unforeseen consequences

Image: Elyeser Szturm

Since Khomeini took office in 1979, there have been 40 years of hostilities through third parties, between the United States and Iran. Donald Trump broke with that by authorizing the drone strike that killed Iran's military brain

By Luiz Carlos Azenha*

Every US military decision follows, more or less, the political objectives of the current occupant of the White House. Jimmy Carter became a one-term president when a military operation intended to rescue Americans held hostage at the US embassy in Tehran after Ayatollah Khomeini came to power in 1979 failed.

There is a line that unites Khomeini, a Shiite religious authority, with President Mohammed Mossadegh, a doctor of law who nationalized Iranian oil and was overthrown by the CIA in 1954, in a coup that had strong British support. Although from different backgrounds, both defended Iran's sovereignty, something unacceptable in the eyes of the United States dependent on Middle Eastern oil.

Since Khomeini took office in 1979, there have been 40 years of hostilities. by proxy, that is, through third parties, between the United States and Iran. Donald Trump broke with this by authorizing the drone strike that killed Iran's military mastermind, Qassem Soleimani, who had landed in Baghdad from Syria. For nearly 30 years, as leader of an elite Revolutionary Guard force, Soleimani militarily articulated Iran's regional interests in the Middle East.

The Persians have always had influence beyond their own borders, given the fact that they are major producers and exporters of oil, but Iran has a special role: it is the guardian of Shia Muslims, who are a population minority and suffer strong repression from Sunni majorities in countries like Saudi Arabia.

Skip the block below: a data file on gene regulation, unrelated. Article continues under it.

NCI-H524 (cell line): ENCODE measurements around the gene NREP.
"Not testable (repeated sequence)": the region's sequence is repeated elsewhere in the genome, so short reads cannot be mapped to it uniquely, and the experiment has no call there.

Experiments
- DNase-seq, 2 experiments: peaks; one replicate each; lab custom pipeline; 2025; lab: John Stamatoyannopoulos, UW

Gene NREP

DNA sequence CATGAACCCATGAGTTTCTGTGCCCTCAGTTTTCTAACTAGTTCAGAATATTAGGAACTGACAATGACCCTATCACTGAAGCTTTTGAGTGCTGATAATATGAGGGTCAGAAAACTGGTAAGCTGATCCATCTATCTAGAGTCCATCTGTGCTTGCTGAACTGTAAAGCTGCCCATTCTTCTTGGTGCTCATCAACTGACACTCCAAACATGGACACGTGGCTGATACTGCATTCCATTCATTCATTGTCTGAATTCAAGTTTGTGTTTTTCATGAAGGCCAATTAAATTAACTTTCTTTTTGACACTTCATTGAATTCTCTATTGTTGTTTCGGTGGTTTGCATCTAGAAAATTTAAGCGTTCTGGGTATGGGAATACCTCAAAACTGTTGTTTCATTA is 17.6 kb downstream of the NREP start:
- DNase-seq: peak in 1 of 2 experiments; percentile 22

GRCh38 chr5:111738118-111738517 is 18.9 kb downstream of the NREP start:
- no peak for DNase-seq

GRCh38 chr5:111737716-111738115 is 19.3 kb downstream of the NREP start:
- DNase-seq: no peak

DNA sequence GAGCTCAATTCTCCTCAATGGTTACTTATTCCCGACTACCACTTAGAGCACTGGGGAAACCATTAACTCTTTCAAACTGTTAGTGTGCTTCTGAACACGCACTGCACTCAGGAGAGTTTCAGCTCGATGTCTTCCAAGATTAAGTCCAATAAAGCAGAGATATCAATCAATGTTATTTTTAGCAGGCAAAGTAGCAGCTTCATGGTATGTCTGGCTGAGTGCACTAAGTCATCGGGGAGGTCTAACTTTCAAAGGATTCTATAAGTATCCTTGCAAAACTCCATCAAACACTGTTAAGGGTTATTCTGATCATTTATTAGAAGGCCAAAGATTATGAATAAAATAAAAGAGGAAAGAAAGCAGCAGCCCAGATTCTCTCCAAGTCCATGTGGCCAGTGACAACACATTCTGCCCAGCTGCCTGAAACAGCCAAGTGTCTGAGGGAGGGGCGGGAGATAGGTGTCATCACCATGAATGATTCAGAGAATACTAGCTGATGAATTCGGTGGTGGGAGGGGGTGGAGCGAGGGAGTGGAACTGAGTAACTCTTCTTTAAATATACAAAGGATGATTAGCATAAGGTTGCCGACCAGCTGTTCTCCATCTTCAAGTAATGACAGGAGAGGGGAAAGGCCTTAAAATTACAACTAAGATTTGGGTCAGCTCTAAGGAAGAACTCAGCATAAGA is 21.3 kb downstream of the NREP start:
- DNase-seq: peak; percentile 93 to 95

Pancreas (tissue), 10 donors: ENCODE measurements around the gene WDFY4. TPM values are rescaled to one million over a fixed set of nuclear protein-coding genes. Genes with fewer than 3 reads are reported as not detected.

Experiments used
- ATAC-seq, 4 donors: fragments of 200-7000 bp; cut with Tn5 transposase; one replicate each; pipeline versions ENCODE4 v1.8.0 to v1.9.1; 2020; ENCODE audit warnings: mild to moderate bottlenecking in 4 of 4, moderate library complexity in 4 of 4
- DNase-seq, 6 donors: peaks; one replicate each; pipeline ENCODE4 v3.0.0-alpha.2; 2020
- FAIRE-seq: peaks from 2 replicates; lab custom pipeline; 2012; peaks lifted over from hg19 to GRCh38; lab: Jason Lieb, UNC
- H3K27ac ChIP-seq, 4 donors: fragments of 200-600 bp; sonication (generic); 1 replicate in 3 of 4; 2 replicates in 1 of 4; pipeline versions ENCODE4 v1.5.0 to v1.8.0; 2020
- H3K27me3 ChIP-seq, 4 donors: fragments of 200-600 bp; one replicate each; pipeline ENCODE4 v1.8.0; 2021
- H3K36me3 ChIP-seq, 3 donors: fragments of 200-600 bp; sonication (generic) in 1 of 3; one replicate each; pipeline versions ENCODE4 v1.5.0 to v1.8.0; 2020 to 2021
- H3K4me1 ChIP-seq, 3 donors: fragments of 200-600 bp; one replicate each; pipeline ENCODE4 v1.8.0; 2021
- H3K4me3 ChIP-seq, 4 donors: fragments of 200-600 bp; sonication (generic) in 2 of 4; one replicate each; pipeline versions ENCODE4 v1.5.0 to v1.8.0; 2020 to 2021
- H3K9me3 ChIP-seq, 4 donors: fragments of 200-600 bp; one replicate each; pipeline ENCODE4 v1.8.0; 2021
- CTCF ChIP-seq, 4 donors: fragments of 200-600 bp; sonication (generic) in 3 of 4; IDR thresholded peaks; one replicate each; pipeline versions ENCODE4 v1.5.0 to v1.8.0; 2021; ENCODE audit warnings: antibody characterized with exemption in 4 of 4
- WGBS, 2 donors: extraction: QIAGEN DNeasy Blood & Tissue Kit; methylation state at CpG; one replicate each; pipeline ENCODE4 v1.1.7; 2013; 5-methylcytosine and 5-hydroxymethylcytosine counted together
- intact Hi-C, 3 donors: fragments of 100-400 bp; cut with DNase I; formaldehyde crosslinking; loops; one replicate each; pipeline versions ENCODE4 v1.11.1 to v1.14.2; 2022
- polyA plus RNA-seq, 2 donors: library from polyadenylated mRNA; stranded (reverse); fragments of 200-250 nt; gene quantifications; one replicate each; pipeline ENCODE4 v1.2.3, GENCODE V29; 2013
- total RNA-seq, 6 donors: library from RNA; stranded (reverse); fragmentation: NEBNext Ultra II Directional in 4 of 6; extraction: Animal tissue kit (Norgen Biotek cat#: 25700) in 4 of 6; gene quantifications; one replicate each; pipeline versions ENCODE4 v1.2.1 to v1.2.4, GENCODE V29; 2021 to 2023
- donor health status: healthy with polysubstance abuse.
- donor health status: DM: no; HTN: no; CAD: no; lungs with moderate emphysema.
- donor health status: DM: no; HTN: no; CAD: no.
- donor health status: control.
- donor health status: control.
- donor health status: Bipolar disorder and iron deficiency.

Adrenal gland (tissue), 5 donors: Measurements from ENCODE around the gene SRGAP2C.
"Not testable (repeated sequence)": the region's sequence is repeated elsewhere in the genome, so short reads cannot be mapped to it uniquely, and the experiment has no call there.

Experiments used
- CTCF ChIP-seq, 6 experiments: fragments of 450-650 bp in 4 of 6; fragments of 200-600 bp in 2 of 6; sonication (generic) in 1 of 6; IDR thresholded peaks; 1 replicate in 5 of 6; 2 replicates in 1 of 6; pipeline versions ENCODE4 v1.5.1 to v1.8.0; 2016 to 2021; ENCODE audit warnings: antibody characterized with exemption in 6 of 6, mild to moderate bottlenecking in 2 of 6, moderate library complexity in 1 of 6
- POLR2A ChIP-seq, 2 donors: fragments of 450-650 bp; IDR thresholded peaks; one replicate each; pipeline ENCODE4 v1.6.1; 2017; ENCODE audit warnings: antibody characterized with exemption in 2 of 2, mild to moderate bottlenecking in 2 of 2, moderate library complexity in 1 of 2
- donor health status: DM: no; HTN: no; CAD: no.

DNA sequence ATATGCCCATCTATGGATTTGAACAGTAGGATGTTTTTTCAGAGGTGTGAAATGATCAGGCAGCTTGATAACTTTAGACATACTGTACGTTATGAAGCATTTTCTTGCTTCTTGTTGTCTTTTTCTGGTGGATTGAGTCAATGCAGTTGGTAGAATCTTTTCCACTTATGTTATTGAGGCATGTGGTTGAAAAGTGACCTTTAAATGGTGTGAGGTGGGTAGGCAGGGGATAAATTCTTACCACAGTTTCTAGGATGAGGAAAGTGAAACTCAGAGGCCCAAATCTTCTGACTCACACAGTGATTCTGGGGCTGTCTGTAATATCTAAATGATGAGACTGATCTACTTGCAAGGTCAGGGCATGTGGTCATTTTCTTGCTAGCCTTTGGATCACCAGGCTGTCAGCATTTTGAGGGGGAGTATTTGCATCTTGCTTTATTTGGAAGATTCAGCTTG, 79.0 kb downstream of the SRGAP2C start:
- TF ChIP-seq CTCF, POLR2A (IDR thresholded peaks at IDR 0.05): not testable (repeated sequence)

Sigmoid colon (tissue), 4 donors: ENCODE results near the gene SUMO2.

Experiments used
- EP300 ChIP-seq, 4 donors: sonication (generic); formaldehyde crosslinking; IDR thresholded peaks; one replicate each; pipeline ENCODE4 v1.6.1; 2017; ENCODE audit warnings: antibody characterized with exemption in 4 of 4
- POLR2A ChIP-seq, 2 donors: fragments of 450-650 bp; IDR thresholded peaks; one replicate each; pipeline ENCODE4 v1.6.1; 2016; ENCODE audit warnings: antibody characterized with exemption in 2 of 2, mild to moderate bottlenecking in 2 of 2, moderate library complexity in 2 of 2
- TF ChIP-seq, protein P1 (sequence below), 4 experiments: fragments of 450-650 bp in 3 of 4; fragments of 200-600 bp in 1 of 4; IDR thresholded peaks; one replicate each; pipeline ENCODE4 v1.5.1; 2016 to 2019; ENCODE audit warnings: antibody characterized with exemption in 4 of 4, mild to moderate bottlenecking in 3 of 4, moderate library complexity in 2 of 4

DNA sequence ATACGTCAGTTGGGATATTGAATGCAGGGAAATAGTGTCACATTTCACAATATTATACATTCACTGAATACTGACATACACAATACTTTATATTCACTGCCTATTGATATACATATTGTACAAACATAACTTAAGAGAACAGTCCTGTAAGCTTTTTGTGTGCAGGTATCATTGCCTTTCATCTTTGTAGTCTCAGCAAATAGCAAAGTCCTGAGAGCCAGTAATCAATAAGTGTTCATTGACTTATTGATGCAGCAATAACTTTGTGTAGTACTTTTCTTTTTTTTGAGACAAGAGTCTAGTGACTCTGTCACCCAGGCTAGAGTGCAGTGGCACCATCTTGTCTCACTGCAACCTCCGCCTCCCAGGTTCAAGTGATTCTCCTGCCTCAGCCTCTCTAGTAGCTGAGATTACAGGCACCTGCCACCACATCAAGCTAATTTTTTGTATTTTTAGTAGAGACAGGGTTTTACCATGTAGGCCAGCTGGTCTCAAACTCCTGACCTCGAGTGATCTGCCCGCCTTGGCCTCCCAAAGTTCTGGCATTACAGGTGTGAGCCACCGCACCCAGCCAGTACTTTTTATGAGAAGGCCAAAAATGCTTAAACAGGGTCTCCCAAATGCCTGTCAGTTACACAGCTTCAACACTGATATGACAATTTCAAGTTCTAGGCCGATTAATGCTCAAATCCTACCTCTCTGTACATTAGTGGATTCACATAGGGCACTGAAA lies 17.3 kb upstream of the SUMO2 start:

That was the case in Saddam Hussein's Iraq, which articulated secular Arab nationalism and ruled the Shiites with an iron fist. Ironically, Saddam would later be overthrown precisely for exercising Iraqi nationalism beyond its borders. The United States and the West used Saddam to “contain” Khomeini in the 1980s, in the bloody Iran-Iraq war that devastated both countries.

Saddam seized the initiative, but was almost defeated by waves of infantry orchestrated by Iran. Because of the war effort, Iran developed the short and medium range missiles that hit Baghdad and forced Saddam to accept the end of the war. The United States provided the strategic intelligence that prevented Saddam's defeat, as well as weaponry. They gave the Iraqi leader a green card to stop the Iranian infantry with chemical weapons that they later hypocritically condemned.

Saddam, a believer that the West owed him a debt, understood that he had personally received authorization to occupy Kuwait from Donald Rumsfeld, at the time in the service of President George Bush Senior. With an eye on his own re-election, which he did not obtain, Bush Sr. articulated an international coalition to expel Saddam from Kuwait, but decided to keep him weakened in power precisely to maintain regional balance. A balance that would be broken by George W. Bush, allegedly to avenge an assassination attempt that Saddam organized against Bush senior.